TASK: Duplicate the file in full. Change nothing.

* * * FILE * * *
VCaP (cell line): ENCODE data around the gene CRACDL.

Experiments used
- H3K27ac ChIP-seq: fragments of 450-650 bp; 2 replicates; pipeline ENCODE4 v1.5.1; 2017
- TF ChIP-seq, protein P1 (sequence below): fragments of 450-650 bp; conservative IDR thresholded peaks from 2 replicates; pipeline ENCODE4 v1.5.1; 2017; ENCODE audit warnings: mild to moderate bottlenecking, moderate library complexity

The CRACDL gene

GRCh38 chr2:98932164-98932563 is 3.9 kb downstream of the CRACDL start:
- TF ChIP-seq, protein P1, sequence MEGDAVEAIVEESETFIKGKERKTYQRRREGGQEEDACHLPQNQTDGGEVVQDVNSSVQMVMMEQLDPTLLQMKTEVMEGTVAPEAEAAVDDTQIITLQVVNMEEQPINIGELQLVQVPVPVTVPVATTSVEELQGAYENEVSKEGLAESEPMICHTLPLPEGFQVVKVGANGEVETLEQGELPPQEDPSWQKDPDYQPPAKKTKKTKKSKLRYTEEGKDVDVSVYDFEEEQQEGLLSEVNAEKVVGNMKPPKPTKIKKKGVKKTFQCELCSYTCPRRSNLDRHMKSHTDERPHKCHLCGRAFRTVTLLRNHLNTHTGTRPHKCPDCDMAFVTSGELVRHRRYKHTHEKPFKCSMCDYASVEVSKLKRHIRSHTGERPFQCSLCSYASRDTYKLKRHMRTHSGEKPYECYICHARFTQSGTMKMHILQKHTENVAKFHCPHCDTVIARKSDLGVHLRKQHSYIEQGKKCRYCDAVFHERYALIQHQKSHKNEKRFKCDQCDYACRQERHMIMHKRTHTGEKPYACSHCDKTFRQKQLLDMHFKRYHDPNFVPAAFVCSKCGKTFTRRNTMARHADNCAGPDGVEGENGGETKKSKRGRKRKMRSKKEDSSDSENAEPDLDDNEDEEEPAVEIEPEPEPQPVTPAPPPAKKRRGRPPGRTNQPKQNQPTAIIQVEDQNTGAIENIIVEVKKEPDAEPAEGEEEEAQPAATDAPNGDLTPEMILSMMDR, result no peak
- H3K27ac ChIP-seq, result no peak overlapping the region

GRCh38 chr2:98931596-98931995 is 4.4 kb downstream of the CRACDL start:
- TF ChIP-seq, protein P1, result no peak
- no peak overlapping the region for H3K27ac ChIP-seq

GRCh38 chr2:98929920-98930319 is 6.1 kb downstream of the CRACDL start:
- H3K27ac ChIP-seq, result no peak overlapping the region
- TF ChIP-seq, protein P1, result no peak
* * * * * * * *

VCaP (cell line): ENCODE data around the gene CRACDL.

Experiments used
- H3K27ac ChIP-seq: fragments of 450-650 bp; 2 replicates; pipeline ENCODE4 v1.5.1; 2017
- TF ChIP-seq, protein P1 (sequence below): fragments of 450-650 bp; conservative IDR thresholded peaks from 2 replicates; pipeline ENCODE4 v1.5.1; 2017; ENCODE audit warnings: mild to moderate bottlenecking, moderate library complexity

The CRACDL gene

GRCh38 chr2:98932164-98932563 is 3.9 kb downstream of the CRACDL start:
- TF ChIP-seq, protein P1, sequence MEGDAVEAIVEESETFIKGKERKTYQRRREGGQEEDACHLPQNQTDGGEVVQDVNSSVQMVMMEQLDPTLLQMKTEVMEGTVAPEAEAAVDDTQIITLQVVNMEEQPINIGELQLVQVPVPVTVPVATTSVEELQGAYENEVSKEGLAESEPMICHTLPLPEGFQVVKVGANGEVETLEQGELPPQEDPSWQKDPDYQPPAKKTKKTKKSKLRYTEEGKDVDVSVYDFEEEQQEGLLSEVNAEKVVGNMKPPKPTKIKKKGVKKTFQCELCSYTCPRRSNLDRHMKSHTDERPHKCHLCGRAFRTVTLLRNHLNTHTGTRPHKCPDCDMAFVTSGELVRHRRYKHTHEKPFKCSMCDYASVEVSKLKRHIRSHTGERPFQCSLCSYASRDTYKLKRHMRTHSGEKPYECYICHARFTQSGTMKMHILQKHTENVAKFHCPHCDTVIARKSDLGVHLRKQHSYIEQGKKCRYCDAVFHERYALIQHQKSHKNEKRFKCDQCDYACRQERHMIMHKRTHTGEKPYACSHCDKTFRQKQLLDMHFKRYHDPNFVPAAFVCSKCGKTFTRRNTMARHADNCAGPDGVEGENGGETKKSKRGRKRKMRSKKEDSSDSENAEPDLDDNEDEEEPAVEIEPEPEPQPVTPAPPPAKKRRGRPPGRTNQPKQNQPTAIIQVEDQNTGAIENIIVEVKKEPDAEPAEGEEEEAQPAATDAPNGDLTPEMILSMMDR, result no peak
- H3K27ac ChIP-seq, result no peak overlapping the region

GRCh38 chr2:98931596-98931995 is 4.4 kb downstream of the CRACDL start:
- TF ChIP-seq, protein P1, result no peak
- no peak overlapping the region for H3K27ac ChIP-seq

GRCh38 chr2:98929920-98930319 is 6.1 kb downstream of the CRACDL start:
- H3K27ac ChIP-seq, result no peak overlapping the region
- TF ChIP-seq, protein P1, result no peak